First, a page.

Autocar UF21 1917 DS8904 British G/S Gosling

Daimler Y British G/S Harris

Foden C (Steam) 1917 WD Roads Brandt

Ford T US G/S Aran

Ford T UK Machine gun car Groombridge

FWD B 1918 DS8575 US G/S Gosling

Hallford 4 Ton XA8987 British G/S Weatherhead

Liberty B 1918 US G/S Dodd

Locomobile 1914 British G/S Webb

Nash Quad British G/S Moores

Pierce-Arrow R British G/S Grundon

Saurer 1914 French G/S Webb

Thornycroft J 1916 British G/S Hampshire Museums

Thornycroft J British G/S Turner


This list omits cars and motor cycles of which there are a handful. It represents a pretty small survival rate although there are still quite a few in France if you are keen to get hold of one.


I should be very pleased to hear of any more.






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Wow, thanks for the listing Steve, interesting to see what's out there - are there many restored British vehicles in France/Belgium that get out and about much? I'm off to Belgium in April for a large WWI living history event, be interesting to see if anything turns up to that. Don't know if it counts as it has a 13 pounder AA gun on the back, but there's also the Thornycroft J type at Duxford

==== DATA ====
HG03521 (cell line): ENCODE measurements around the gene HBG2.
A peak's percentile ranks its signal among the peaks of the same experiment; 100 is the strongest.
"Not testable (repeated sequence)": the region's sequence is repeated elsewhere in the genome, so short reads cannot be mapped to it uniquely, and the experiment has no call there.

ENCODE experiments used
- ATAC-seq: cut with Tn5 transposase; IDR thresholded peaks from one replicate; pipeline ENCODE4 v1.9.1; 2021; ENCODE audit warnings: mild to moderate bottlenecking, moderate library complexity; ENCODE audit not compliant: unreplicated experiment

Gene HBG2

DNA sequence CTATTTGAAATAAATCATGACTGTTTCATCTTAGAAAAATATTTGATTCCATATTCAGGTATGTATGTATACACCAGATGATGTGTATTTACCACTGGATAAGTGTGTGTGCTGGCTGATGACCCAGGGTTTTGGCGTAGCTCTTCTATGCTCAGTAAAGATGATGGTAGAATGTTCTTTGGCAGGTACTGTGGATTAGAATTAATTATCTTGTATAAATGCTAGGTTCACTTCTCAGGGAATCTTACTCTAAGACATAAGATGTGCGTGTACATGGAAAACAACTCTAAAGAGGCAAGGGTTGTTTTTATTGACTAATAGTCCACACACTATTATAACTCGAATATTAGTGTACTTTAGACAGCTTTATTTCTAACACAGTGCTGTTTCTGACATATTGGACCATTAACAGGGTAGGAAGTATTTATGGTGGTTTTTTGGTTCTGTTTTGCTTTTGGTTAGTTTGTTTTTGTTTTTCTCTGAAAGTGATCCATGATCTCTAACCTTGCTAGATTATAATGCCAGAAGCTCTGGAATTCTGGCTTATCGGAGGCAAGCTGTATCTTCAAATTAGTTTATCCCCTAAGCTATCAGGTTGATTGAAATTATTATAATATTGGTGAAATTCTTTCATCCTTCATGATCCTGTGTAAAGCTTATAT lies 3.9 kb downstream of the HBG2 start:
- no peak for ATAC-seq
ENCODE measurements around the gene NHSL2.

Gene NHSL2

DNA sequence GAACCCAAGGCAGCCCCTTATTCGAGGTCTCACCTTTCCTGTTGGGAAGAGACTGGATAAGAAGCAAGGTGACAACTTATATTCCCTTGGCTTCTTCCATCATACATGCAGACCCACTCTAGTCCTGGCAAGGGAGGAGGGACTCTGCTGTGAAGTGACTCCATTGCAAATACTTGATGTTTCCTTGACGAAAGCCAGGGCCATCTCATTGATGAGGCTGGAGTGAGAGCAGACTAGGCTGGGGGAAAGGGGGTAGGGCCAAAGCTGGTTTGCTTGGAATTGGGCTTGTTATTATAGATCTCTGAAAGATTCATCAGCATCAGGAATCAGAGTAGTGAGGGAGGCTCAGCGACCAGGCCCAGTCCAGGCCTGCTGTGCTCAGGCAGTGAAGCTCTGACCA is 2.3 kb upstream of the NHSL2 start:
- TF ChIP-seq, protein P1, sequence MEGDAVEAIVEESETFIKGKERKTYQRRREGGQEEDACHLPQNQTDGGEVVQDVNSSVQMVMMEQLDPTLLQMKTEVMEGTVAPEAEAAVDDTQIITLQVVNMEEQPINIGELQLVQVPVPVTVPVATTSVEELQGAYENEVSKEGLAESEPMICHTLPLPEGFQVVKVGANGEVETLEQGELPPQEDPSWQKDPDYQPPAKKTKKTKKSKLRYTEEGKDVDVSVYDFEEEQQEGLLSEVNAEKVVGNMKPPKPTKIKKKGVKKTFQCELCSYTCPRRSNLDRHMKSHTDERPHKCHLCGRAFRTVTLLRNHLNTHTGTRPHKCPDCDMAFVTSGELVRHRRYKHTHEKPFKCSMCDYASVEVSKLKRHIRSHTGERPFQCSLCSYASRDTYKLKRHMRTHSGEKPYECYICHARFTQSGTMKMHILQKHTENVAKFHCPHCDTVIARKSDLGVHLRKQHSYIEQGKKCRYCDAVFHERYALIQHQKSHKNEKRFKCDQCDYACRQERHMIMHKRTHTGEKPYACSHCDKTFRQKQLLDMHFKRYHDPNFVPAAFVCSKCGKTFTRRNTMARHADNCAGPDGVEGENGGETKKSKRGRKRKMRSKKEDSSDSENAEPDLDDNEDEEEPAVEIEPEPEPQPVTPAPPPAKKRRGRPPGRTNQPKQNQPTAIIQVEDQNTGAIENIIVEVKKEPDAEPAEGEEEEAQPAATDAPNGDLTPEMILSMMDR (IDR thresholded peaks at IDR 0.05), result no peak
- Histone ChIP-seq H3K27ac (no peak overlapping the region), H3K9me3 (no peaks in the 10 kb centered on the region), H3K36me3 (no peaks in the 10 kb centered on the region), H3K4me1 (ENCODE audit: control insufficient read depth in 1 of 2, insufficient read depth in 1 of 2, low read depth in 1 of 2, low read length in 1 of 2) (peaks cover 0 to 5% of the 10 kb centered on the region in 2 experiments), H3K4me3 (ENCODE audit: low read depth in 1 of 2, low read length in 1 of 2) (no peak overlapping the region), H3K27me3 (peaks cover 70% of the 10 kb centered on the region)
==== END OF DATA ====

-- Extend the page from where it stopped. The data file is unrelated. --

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Hi Richard.


I counted the Duxford J as one of the 23 as I haven't seen it out and about since the Brighton run in '84 or 85. It is a nice wagon though although the interactive information panel next to it does show a Peerless AA lorry!


I don't have any French contacts, unfortunately, so my info is just what I have seen. There is certainly a restored Nash Quad which comes out and a group of Frenchmen drove a 1914 De Dion three-tonner from Nantes over for the Brighton run a few years back. We have picked up photos of various ancient lorries either at shows or derelict over there but I'm afraid I cannot point you at any specifically. The survivors all seem to be French or American built. I guess the British stuff mostly came back to the UK. I should be most interested to see what you find.


Have a nice trip!



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  • 2 months later...

The engine still has a lot of work to do on it, including the making of a new water pump. Steve has been slighlty side tracked on another project so that will take a bit of time to get finished. In the meantime, Tony has started work on the gearbox. We have the remains of three gearboxes, two of which have smashed casings and the third one is "delicate" to say the least. Steve is confident that it can be brought back. I am a little wary, but have every confidence in Steve. Anyway, this is how it looks with the cover off and you can see the gears inside.